For a while there, Autechre looked like the intelligent answer to even the most dribbling and populist of superclub dance music. With a discordant ear for rhythmic patter, they warped the conventions of electronic music into something more sly and antagonistic. But then came Richard D. James to twist such anti-establishment methods into caustic horror narratives and, later, Kid 606 to rail against the growing stiffness of "intelligent" dance music's rebellious conformity. In the first half of this simply-named 12" EP (collected in the more handy EP7), Sean Booth and Rob Brown watch as the baton isn't passed to them as they skid out into a ditch of web-slinging percussion effects and predictable unpredictability. With almost six years of pervious material, one would expect these electronic auteurs to push things a bit more. Tracks like "Squeller" loop the way you'd expect -- dishing out blubbery undulations and artificial, electronic strings -- so even highlights like the surreal muttering of "Ccec" only hit five on the innovation scale when one craves for an 11. Unarguably, Autechre have been one of the more influential electronic groups in the '90s, yet here they're in danger of regurgitating conventions they once demanded to destroy.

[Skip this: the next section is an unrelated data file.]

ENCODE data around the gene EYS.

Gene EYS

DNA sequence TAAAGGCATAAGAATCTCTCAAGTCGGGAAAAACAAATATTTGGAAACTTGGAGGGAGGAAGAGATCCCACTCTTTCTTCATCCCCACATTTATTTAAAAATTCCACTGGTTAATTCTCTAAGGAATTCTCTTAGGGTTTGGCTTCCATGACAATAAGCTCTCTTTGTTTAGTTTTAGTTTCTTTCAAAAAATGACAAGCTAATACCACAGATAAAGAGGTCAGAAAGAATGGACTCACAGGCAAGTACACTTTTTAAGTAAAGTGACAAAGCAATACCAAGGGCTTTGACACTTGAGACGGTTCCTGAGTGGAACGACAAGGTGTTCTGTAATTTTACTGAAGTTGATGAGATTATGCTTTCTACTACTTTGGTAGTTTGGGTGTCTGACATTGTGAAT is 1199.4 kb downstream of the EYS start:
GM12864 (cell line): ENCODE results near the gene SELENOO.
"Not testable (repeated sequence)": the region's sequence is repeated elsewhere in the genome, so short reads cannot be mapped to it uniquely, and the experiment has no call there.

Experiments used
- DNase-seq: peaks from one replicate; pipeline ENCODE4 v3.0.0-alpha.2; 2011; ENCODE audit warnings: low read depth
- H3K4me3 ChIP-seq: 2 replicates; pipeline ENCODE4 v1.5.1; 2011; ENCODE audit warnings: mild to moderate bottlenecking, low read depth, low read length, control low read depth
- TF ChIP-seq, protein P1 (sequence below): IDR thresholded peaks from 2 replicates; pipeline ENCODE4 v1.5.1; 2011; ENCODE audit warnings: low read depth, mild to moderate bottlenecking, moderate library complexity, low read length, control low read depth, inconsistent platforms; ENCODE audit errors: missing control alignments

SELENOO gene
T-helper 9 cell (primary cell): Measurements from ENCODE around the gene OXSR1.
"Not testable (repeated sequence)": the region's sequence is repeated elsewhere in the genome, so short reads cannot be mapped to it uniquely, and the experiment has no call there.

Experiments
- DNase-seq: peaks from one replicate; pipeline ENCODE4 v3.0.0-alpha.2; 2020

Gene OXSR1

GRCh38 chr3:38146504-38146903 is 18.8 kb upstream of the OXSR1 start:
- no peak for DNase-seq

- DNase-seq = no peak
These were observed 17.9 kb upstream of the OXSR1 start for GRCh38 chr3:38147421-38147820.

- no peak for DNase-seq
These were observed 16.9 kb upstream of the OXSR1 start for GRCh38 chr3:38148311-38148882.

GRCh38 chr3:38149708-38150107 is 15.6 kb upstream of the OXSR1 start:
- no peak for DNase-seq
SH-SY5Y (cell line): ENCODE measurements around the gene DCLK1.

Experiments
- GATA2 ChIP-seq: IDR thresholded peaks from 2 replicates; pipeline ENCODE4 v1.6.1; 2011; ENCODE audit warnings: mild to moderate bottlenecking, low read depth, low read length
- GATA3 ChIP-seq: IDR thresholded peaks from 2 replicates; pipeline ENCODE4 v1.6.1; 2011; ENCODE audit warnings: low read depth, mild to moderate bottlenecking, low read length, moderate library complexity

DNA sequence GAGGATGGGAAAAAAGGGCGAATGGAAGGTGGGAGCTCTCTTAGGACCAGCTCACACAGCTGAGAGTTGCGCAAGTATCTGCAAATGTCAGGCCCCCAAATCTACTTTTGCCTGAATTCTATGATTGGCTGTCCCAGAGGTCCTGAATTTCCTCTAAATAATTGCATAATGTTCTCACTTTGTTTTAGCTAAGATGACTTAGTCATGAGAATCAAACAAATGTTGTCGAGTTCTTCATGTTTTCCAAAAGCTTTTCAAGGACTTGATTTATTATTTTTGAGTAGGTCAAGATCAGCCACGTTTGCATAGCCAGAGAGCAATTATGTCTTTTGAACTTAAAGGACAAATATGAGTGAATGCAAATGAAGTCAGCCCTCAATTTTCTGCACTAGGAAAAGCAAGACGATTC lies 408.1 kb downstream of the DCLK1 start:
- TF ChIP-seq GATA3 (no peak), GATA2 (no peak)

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AllMusic Review by Dean Carlson